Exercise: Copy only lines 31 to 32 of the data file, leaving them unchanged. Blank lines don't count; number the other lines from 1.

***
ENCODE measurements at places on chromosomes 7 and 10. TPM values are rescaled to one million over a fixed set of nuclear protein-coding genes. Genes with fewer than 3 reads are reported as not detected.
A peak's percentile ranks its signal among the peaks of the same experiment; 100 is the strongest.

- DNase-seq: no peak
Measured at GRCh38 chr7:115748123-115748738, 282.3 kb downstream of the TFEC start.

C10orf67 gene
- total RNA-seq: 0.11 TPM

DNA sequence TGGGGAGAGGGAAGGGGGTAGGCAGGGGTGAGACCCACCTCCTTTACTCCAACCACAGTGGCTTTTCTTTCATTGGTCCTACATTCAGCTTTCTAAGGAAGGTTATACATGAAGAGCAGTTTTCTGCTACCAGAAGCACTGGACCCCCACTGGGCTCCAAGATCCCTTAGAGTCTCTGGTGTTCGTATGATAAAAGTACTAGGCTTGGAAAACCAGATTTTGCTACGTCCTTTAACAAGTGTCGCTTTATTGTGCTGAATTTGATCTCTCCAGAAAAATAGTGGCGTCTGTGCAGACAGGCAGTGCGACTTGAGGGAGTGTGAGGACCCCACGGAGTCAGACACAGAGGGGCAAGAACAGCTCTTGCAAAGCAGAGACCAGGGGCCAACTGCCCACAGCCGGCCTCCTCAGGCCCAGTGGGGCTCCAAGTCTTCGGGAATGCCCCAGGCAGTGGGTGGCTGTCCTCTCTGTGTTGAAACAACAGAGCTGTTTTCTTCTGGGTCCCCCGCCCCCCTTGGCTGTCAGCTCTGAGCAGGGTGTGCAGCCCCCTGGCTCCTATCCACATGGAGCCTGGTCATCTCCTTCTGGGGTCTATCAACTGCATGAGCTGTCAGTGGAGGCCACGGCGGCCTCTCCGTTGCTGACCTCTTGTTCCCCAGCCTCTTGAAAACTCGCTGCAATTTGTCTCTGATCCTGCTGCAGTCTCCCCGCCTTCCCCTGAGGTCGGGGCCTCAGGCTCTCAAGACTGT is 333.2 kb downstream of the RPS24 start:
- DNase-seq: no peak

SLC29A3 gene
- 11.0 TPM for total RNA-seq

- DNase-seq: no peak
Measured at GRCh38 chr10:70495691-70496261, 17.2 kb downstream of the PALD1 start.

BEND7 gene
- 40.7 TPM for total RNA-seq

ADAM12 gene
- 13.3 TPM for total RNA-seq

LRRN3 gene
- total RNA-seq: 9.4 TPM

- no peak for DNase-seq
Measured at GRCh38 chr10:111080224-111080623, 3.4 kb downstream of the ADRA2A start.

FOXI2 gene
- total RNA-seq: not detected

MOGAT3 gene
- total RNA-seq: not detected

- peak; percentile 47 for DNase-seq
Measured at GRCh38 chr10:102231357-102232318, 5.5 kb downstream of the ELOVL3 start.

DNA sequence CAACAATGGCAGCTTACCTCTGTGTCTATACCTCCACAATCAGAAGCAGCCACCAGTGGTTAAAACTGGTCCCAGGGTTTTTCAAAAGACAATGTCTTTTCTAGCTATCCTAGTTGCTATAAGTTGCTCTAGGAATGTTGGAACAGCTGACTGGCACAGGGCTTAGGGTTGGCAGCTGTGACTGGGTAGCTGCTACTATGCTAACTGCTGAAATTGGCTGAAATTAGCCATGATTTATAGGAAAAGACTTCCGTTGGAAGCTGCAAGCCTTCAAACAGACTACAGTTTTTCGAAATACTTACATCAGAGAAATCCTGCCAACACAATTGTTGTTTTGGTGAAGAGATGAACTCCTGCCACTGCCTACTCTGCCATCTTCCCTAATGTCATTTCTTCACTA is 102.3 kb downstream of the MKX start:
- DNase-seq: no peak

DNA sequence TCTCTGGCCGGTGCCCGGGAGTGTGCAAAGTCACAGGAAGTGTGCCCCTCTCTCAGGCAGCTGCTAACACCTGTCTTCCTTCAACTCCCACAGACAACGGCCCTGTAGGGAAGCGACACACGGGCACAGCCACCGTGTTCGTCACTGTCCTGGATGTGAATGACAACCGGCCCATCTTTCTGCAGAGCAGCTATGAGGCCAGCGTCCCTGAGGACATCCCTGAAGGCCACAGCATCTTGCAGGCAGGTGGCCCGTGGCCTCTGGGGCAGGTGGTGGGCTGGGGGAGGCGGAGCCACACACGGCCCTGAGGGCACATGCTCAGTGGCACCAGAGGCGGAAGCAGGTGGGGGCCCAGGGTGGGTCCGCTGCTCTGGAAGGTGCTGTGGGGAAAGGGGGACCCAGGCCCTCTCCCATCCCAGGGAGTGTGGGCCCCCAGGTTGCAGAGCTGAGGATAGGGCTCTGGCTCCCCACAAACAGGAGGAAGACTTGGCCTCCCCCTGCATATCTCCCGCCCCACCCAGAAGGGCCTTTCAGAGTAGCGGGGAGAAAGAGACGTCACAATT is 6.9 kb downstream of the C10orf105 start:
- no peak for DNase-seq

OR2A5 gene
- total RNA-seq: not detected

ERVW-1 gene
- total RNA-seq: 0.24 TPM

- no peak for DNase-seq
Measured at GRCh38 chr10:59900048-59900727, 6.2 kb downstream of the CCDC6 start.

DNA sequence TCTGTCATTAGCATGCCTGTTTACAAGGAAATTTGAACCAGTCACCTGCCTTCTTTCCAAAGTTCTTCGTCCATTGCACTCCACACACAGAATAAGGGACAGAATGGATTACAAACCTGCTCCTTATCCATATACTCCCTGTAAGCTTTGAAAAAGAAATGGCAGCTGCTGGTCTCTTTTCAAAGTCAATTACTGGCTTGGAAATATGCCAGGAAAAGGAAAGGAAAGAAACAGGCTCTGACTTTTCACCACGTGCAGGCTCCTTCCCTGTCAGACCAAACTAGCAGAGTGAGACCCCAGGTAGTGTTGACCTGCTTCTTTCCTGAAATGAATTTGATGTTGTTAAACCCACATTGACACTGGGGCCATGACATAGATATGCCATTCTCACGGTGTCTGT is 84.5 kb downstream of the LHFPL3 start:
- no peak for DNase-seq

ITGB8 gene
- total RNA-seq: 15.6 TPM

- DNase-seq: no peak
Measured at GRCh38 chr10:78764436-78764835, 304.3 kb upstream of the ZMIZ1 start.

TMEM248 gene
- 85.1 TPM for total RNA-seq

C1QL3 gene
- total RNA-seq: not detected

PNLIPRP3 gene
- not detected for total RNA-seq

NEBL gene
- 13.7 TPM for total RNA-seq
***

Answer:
OR2A5 gene
- total RNA-seq: not detected